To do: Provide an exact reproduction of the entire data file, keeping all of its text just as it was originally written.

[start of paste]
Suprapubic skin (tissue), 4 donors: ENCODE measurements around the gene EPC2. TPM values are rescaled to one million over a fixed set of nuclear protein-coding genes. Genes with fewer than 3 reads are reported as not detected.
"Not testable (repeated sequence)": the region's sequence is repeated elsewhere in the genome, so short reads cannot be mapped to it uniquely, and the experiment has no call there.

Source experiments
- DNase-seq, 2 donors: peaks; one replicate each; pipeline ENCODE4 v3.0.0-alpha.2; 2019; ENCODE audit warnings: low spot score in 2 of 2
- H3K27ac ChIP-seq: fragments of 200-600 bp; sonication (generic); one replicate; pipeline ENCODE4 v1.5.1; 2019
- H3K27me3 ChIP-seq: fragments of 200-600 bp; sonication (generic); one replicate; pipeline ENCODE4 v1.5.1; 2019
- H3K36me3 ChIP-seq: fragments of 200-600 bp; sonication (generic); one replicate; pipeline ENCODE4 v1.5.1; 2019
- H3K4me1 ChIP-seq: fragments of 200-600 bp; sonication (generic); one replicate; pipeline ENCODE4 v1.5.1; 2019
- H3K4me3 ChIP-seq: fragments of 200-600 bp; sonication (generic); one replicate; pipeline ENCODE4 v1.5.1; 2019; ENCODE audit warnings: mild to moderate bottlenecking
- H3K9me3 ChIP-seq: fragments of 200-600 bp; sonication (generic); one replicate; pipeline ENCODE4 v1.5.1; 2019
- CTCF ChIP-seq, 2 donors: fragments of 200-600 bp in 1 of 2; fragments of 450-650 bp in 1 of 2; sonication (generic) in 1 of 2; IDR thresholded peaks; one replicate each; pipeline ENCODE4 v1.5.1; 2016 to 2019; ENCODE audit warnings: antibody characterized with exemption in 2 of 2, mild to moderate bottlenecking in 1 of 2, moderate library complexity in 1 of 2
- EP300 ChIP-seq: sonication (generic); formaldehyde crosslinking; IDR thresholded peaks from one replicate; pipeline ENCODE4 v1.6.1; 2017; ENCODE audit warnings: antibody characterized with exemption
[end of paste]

Suprapubic skin (tissue), 4 donors: ENCODE measurements around the gene EPC2. TPM values are rescaled to one million over a fixed set of nuclear protein-coding genes. Genes with fewer than 3 reads are reported as not detected.
"Not testable (repeated sequence)": the region's sequence is repeated elsewhere in the genome, so short reads cannot be mapped to it uniquely, and the experiment has no call there.

Source experiments
- DNase-seq, 2 donors: peaks; one replicate each; pipeline ENCODE4 v3.0.0-alpha.2; 2019; ENCODE audit warnings: low spot score in 2 of 2
- H3K27ac ChIP-seq: fragments of 200-600 bp; sonication (generic); one replicate; pipeline ENCODE4 v1.5.1; 2019
- H3K27me3 ChIP-seq: fragments of 200-600 bp; sonication (generic); one replicate; pipeline ENCODE4 v1.5.1; 2019
- H3K36me3 ChIP-seq: fragments of 200-600 bp; sonication (generic); one replicate; pipeline ENCODE4 v1.5.1; 2019
- H3K4me1 ChIP-seq: fragments of 200-600 bp; sonication (generic); one replicate; pipeline ENCODE4 v1.5.1; 2019
- H3K4me3 ChIP-seq: fragments of 200-600 bp; sonication (generic); one replicate; pipeline ENCODE4 v1.5.1; 2019; ENCODE audit warnings: mild to moderate bottlenecking
- H3K9me3 ChIP-seq: fragments of 200-600 bp; sonication (generic); one replicate; pipeline ENCODE4 v1.5.1; 2019
- CTCF ChIP-seq, 2 donors: fragments of 200-600 bp in 1 of 2; fragments of 450-650 bp in 1 of 2; sonication (generic) in 1 of 2; IDR thresholded peaks; one replicate each; pipeline ENCODE4 v1.5.1; 2016 to 2019; ENCODE audit warnings: antibody characterized with exemption in 2 of 2, mild to moderate bottlenecking in 1 of 2, moderate library complexity in 1 of 2
- EP300 ChIP-seq: sonication (generic); formaldehyde crosslinking; IDR thresholded peaks from one replicate; pipeline ENCODE4 v1.6.1; 2017; ENCODE audit warnings: antibody characterized with exemption